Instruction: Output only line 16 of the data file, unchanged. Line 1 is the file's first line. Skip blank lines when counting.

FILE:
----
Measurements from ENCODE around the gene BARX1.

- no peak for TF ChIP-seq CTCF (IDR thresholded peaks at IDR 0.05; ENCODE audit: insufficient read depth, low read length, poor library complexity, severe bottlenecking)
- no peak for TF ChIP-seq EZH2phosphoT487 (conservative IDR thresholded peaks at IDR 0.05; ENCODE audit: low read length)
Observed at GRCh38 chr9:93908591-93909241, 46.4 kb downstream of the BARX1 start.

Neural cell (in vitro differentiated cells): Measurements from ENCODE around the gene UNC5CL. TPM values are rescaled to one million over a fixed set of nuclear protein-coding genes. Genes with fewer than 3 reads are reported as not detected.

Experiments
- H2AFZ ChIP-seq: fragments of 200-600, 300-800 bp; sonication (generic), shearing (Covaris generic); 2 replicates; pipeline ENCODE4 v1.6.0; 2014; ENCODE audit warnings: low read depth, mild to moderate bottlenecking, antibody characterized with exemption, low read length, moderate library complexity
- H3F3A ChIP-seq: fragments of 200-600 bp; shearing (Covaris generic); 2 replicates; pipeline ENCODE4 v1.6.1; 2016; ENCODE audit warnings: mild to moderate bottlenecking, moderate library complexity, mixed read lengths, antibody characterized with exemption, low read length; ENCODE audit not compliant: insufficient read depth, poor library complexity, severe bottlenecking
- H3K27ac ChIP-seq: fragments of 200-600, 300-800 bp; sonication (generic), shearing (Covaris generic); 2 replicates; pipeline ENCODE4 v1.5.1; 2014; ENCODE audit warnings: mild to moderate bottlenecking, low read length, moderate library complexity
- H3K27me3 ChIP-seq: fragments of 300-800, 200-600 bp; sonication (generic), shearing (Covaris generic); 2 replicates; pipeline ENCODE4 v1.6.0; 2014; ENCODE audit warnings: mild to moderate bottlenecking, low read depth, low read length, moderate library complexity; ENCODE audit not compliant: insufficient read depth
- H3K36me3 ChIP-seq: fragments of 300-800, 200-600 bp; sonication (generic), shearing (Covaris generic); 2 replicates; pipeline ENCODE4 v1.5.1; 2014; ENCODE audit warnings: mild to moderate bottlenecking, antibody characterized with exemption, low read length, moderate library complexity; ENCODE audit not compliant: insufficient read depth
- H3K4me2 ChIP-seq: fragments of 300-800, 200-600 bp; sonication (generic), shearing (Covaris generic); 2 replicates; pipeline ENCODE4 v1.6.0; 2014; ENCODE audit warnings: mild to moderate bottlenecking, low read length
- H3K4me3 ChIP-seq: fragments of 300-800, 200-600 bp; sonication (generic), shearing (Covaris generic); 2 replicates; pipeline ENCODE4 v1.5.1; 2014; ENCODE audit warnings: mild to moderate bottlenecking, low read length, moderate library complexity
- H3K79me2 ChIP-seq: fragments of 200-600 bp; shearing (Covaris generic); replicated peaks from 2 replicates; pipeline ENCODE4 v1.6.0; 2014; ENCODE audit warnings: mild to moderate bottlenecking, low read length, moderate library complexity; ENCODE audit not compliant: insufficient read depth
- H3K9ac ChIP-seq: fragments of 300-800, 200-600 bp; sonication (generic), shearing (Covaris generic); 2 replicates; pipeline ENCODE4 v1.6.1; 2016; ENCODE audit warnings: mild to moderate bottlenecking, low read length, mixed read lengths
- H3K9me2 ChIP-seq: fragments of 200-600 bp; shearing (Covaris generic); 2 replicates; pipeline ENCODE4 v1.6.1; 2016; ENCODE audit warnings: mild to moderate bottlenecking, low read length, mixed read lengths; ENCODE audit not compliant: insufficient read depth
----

- H3K9me2 ChIP-seq: fragments of 200-600 bp; shearing (Covaris generic); 2 replicates; pipeline ENCODE4 v1.6.1; 2016; ENCODE audit warnings: mild to moderate bottlenecking, low read length, mixed read lengths; ENCODE audit not compliant: insufficient read depth